15
Aug

Chromosome 14q 32, the DICER1 gene and elevated cancer risk

Chromosome 14

Chromosome 14 ideogram

The DICER1 gene is located in the 14q32 region within the long arm of chromosome 14. It encodes for a protein responsible for regulating numerous other genes during development. When DICER1 is lost due to mutation or deletion, this regulation is disrupted, resulting in elevated cancer probability. Because of this, loss of DICER1 results in a hereditary cancer predisposition syndrome known as DICER1 syndrome.

Most cases of DICER1 syndrome result from mutations in the DICER1 gene, and not complete deletions.

To explore the difference between DICER1 mutation and deletion cases, the article describes three patients with 14q32 deletions. Two of the three patients described above have had DICER1-related tumors, which included multinodular goiter, papillary carcinoma, Sertoli–Leydig cell tumor, and Wilms’ tumor. The patient without the DICER1-related tumor was much younger than the other two patients. Many of the DICER1-related tumors develop later in life, suggesting that this patient may eventually develop tumors at a later age. The patients with 14q32 deletions involving DICER1 gene may have similar risks of developing tumors as DICER1 mutation carriers. Since many of these tumors develop later in life, it is important to maintain routine precautionary screenings.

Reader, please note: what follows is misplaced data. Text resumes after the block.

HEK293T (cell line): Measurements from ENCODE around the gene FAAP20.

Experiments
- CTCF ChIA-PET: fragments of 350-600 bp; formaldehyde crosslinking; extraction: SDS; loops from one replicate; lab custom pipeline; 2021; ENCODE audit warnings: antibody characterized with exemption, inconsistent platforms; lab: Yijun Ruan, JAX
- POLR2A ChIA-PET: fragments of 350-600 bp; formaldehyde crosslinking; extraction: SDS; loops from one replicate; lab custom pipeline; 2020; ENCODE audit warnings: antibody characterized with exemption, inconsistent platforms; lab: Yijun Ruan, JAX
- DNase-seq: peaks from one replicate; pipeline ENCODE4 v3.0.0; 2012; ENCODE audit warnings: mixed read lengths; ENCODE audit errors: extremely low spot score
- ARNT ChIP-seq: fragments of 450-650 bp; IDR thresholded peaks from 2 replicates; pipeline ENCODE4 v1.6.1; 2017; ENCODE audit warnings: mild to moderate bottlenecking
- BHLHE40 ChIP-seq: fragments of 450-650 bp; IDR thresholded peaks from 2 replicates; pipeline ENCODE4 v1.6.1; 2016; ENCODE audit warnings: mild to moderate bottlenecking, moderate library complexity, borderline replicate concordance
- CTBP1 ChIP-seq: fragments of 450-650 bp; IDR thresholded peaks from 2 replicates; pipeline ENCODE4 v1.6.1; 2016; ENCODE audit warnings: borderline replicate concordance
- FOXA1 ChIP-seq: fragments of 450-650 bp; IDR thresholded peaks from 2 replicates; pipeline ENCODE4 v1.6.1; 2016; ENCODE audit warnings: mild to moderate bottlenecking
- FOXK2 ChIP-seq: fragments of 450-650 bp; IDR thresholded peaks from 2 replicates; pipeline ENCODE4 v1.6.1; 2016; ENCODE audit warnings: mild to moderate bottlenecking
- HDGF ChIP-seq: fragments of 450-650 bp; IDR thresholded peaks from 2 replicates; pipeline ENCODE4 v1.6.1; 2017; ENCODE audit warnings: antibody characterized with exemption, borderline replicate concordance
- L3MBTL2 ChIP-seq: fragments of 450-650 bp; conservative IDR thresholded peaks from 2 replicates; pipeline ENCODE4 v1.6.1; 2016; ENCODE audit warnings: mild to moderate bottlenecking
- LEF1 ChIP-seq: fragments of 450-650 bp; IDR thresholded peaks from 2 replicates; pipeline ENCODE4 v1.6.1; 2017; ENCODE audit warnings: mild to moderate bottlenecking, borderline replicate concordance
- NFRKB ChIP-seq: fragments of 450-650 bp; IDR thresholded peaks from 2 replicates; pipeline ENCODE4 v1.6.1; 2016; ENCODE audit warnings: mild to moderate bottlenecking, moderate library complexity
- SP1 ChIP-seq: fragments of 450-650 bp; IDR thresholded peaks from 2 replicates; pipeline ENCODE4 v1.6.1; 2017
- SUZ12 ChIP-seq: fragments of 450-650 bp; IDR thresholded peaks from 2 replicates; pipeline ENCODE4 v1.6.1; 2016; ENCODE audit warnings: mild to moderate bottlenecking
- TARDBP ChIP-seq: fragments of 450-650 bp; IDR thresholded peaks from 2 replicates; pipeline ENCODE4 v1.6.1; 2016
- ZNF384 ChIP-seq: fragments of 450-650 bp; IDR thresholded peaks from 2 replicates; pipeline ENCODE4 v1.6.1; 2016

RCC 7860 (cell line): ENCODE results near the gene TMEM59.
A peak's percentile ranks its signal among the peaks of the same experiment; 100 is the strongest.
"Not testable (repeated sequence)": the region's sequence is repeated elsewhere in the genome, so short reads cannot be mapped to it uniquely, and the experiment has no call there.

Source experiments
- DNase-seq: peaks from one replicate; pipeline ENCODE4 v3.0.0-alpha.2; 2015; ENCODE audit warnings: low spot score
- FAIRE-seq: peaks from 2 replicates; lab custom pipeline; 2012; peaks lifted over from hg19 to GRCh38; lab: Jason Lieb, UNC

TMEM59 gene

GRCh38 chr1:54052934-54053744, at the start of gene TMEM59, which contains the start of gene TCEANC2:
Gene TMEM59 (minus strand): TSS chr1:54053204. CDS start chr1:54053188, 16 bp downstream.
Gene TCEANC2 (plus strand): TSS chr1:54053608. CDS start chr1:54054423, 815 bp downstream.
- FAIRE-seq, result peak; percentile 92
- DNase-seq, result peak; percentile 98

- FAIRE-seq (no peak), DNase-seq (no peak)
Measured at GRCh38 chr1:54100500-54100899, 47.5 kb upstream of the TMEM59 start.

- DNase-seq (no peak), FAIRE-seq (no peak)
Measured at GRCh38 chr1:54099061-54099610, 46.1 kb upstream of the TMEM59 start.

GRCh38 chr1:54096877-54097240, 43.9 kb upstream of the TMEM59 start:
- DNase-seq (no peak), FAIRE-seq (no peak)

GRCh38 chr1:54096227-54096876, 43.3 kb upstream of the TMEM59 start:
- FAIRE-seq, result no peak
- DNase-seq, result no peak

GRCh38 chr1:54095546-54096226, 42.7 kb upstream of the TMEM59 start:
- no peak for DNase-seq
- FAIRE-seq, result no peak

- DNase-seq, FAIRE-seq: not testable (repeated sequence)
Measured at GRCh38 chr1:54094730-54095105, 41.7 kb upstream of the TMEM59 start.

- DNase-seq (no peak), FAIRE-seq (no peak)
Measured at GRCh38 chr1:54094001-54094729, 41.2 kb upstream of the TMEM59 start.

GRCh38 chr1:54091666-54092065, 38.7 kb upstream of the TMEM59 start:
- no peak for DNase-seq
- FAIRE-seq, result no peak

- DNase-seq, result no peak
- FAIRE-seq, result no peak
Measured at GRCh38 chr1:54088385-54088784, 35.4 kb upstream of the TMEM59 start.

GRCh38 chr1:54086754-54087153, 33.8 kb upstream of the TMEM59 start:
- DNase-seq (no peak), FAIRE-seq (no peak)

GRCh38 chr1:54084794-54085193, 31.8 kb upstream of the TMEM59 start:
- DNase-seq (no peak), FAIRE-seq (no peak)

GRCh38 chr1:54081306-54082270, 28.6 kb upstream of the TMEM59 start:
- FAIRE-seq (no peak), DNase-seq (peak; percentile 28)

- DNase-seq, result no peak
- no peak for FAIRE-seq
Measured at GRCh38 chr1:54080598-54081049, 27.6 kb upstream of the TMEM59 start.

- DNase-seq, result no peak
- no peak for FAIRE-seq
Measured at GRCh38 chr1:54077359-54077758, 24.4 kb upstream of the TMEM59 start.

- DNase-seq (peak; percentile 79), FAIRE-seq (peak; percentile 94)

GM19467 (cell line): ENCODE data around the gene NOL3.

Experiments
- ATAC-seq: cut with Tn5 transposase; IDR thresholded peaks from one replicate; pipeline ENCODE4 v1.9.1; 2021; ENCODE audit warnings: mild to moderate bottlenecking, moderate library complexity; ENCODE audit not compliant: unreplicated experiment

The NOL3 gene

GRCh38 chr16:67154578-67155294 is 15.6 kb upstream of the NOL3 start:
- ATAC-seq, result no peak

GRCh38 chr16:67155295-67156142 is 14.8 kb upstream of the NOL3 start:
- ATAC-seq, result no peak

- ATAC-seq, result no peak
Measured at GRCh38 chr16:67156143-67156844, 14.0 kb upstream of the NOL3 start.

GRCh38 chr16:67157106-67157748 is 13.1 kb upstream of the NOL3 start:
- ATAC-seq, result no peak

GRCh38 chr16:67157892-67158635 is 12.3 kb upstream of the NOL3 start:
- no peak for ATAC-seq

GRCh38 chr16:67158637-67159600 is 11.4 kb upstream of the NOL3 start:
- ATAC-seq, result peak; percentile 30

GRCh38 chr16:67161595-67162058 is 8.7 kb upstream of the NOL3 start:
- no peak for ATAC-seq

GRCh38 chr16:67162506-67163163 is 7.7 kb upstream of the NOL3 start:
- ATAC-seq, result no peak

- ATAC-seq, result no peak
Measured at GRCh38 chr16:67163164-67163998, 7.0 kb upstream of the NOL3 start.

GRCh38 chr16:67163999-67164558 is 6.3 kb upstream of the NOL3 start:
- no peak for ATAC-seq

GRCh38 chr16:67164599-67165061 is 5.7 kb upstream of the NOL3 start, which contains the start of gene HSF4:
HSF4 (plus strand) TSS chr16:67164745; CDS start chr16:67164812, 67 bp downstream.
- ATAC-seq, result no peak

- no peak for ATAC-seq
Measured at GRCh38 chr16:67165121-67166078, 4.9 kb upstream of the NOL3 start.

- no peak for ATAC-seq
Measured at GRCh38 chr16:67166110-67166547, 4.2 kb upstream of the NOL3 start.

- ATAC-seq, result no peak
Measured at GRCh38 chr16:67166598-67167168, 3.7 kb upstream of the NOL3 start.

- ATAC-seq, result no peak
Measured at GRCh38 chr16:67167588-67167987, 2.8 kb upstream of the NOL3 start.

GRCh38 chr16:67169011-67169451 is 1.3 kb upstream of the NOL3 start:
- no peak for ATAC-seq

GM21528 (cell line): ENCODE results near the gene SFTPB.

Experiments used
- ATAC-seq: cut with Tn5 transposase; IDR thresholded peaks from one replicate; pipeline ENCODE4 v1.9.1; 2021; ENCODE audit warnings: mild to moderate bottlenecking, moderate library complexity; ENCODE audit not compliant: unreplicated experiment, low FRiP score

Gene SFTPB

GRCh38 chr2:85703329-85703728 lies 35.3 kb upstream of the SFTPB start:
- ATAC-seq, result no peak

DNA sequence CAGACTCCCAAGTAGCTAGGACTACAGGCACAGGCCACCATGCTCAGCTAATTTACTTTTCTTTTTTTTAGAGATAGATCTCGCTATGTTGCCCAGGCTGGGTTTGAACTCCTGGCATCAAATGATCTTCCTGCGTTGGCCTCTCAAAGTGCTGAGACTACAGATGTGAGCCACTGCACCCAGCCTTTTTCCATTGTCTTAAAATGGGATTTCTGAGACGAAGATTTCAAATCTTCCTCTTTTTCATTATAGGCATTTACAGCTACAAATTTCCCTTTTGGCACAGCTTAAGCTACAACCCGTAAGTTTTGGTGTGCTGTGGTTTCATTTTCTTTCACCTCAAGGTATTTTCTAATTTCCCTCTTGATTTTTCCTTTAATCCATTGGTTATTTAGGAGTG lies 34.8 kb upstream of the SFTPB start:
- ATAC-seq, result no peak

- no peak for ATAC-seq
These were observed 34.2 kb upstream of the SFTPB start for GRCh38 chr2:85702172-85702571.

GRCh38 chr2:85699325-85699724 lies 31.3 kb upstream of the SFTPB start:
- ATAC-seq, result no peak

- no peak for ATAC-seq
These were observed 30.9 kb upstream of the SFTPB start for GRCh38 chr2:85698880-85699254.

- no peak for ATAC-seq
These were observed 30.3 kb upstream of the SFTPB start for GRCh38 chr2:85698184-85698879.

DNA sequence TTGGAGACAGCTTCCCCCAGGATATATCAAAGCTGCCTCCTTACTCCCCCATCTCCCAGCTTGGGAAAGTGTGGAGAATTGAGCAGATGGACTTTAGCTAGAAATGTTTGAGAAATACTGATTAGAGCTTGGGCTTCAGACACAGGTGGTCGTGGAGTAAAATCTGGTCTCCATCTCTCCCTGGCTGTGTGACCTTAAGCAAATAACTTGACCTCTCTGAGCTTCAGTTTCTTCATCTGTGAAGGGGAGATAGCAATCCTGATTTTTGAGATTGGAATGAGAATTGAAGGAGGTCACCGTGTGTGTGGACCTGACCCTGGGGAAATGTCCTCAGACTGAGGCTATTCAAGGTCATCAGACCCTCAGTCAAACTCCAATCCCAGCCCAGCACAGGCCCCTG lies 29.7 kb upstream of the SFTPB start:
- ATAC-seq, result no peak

Additional symptoms in patients with 14q32 deletions include facial abnormalities and autistic behavior. However, additional clinical data from more patients is required to establish the full phenotype of this deletion. The article concludes by suggesting that patients with 14q32 deletions with loss of DICER1 should be aware of the implications of DICER1 syndrome, and the potential for tumor development.

Herriges, et al. “Identification of two 14q32 deletions involving DICER1 associated with the development of DICER1-related tumors”. European Journal of Medical Genetics. 2018, in press.

For more details on any article mentioned or to request an information packet, please contact info@chromodisorder.org

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